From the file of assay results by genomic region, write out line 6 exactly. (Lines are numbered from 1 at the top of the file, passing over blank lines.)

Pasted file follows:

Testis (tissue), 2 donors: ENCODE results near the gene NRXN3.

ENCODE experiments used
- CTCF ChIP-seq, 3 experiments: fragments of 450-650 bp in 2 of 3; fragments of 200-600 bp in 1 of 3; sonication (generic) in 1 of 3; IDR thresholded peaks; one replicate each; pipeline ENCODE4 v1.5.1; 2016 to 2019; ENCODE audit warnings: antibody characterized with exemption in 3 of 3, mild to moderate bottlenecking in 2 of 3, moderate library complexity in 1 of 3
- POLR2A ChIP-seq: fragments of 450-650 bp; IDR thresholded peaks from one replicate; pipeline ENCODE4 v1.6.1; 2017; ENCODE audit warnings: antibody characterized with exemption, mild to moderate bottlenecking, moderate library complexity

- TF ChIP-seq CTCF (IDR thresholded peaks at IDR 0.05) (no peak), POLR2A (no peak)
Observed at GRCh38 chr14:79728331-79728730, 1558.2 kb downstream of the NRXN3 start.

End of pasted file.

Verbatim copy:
Observed at GRCh38 chr14:79728331-79728730, 1558.2 kb downstream of the NRXN3 start.